And it went one amazing step further. The one scene that “saved” the movie from mediocrity in my view was the ending, where the entire cast exuberantly sings “Build Me Up Buttercup”. All right– it’s kind of hokey, but it’s a pleasant, good-natured hokey and keeps the film in perspective: it’s just fun.

I guess the CTV thought this sort of fun was dangerous or unprofitable– it was deleted. The film ended on CTV with Stiller kissing Diaz in their final embrace, after she turns down the hunky football quarterback. Then– the credits roll.

The obvious reason was so CTV could squeeze in some more commercials. The judgment of where the cuts should occur was obviously left up to a stock boy or janitor.

The decision to cut a portion of the film out is so unspeakably barbaric, stupid, and offensive, that I am almost speechless.

His Holy and Munificent Magnificence, The Inestimable Juan Antonio Samaranch

Ha ha ha ha ha….

I am not making this up:

Juan Antonio Samaranch, the stool pigeon president of the International Olympic Committee, recently retired. He gratified the world’s fondest wishes in Moscow. How? Here’s how.

The Russian Interior Ministry Chorus– I’m not making that up either– the Interior Ministry of Russia has a chorus– sang “My Way” as Samaranch beamed in front of a huge photo of himself.

You think, at last we’re rid of this nauseating parasite!

Then he had his son appointed to an IOC position and retired.

His replacement, Jacques Rogge of Belgium, announced that people will not have to refer to him as “his Excellency” even though he, like Samaranch, is not entitled to be referred to as “His Excellency” anyway.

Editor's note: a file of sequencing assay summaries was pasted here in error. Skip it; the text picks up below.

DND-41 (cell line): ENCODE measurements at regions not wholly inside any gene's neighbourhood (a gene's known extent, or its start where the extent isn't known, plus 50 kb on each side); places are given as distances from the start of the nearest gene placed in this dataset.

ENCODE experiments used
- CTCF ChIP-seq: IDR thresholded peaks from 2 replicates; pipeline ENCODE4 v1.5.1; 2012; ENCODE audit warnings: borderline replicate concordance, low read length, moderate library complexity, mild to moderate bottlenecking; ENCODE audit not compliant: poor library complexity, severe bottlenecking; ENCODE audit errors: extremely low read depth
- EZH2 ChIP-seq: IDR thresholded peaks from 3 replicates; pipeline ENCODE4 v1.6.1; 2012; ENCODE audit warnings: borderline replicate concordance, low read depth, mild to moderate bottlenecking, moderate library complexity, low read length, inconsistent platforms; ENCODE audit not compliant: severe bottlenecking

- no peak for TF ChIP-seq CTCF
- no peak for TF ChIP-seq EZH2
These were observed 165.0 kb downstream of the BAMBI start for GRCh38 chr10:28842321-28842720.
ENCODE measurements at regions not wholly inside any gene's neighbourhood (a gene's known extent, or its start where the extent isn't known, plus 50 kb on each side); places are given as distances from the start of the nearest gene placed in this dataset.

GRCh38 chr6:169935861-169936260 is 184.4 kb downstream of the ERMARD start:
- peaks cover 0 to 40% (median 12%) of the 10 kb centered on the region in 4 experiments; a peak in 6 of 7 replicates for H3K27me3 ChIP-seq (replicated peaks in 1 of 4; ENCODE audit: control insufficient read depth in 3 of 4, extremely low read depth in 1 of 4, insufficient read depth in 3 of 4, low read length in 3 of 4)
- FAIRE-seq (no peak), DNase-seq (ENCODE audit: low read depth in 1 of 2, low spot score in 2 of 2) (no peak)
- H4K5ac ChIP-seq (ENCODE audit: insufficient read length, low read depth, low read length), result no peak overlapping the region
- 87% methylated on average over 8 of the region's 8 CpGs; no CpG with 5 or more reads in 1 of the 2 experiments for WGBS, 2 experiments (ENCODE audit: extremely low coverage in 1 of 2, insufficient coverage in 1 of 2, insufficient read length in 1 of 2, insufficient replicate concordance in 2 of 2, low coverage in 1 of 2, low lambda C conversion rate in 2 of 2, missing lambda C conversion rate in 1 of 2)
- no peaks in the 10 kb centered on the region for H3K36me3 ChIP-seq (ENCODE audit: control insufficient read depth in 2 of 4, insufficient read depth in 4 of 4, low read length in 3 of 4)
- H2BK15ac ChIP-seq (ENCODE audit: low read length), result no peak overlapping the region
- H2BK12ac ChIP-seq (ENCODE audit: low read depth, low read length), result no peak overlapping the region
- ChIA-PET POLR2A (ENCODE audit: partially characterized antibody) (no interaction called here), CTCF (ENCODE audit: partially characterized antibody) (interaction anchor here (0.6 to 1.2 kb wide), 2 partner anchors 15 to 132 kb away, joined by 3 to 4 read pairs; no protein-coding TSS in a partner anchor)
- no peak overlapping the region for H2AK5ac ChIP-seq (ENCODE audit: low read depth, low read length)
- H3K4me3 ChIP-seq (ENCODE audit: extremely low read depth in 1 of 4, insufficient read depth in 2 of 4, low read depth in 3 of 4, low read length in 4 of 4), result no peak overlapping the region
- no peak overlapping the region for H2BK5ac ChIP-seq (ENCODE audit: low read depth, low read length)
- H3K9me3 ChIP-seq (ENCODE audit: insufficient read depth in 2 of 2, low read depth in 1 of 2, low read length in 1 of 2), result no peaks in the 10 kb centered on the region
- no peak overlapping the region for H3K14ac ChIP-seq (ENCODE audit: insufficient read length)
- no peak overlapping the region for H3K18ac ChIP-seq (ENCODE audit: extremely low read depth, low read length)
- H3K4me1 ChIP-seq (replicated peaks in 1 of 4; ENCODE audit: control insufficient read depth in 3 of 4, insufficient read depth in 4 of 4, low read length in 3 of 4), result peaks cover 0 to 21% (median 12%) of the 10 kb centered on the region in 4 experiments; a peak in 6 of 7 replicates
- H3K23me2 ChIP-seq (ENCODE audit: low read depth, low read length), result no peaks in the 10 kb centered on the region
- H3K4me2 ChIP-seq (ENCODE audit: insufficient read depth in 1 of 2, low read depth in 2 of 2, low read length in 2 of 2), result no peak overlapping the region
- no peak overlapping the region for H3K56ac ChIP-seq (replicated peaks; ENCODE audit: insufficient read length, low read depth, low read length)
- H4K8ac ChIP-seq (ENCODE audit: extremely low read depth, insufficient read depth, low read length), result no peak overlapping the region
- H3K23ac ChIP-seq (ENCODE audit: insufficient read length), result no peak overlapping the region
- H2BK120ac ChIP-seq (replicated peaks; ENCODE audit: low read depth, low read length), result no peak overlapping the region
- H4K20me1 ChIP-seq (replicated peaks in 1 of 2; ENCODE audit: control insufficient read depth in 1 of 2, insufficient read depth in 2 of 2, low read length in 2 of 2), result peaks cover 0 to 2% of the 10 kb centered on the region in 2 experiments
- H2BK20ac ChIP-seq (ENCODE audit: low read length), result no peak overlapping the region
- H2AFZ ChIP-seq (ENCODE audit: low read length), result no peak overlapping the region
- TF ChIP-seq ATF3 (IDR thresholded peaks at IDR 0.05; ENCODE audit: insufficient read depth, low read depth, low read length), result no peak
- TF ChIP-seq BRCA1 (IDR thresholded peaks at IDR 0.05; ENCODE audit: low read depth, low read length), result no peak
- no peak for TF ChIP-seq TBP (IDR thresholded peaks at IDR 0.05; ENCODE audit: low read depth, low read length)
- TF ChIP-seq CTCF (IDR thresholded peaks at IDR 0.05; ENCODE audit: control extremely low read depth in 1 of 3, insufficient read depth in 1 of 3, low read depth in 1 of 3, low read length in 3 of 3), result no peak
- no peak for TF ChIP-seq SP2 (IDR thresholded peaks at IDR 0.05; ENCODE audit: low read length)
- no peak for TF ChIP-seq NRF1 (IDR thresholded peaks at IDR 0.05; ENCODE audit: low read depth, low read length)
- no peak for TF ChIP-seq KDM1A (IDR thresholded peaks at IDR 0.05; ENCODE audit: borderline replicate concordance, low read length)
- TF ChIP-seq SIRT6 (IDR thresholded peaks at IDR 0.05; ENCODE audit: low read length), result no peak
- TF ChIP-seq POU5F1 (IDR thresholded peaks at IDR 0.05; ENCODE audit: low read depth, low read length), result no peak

I solemnly wish that every politician and public official who ever has to greet or introduce Rogge to a meeting or convocation or sporting event would do with the preface, “And now, His Parasitical Vacuous Imbecile, Jacques Rogge”.

As if there were such a thing as a person who is an “Excellency”.

Meet the new boss.

Same as the old boss.

The Stature of Rene Leveque’s Statue

I have always liked Rene Levesque, and I think I like him even more in death than I did in life.

In life, of course, Levesque was a Quebec Nationalist, a separatist who dreamed of creating a Francophone state from the remains of Canadian Confederation. I didn’t agree with his politics– I’ve always believed that Nationalism is just a tarted up version of tribalism– but he was an honest man, and a straight-shooting politician. He wasn’t a hypocrite either. That’s quite an achievement for a Canadian politician.

Levesque was 5′ 3″ tall. When the Quebec legislature decided to erect a statue of the former premiere, his family made it clear that they wanted none of that bombastic iconography that living hypocrites employ in honor of the dead. The statue would be 5′ 3″ tall.

Now you may think that it is only natural that a statue would be the same height as its subject. This is what the guy looked like. You can stand beside the statue and feel like this is a guy you could tell your problems to.